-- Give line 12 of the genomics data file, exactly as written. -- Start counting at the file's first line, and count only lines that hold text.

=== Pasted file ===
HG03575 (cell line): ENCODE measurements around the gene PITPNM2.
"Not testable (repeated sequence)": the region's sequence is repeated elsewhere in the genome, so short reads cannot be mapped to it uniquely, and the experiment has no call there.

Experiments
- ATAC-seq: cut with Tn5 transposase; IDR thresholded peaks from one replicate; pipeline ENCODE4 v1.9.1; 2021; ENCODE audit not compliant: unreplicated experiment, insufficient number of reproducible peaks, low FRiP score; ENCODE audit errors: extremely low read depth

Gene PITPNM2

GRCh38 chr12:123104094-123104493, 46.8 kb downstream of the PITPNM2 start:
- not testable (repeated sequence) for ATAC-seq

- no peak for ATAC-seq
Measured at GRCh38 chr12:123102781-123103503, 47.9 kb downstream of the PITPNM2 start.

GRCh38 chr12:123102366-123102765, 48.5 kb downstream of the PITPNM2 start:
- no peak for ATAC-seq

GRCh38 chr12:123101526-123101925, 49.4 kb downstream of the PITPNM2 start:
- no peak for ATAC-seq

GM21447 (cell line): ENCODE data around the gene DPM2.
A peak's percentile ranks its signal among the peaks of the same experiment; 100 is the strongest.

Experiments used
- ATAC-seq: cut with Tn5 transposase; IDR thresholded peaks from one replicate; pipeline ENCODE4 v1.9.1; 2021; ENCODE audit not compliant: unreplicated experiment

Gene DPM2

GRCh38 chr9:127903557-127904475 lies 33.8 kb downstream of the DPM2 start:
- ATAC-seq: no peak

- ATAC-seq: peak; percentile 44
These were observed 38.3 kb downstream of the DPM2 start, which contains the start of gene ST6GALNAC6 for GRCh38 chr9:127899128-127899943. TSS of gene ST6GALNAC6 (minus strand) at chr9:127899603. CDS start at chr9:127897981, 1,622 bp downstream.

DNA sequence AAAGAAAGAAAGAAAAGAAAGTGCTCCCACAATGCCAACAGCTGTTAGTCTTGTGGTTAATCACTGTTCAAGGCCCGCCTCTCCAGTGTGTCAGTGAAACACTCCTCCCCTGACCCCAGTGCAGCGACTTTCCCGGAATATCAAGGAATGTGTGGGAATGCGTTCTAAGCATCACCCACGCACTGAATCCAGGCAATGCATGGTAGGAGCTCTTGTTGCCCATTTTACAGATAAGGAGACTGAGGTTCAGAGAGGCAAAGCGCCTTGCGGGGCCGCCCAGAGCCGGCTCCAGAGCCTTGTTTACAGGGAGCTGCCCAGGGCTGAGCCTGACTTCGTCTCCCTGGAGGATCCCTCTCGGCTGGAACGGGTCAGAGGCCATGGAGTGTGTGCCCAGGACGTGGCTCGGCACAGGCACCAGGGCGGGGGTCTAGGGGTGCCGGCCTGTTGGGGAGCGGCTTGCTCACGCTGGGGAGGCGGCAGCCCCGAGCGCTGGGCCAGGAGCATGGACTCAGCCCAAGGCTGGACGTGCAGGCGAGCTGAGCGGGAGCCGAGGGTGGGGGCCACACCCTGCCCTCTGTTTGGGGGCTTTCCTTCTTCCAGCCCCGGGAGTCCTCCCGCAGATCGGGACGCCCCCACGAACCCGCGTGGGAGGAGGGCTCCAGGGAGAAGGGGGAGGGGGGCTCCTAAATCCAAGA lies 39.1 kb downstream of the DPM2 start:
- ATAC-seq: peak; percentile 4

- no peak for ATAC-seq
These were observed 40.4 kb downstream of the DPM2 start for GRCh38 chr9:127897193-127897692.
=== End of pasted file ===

GRCh38 chr12:123101526-123101925, 49.4 kb downstream of the PITPNM2 start: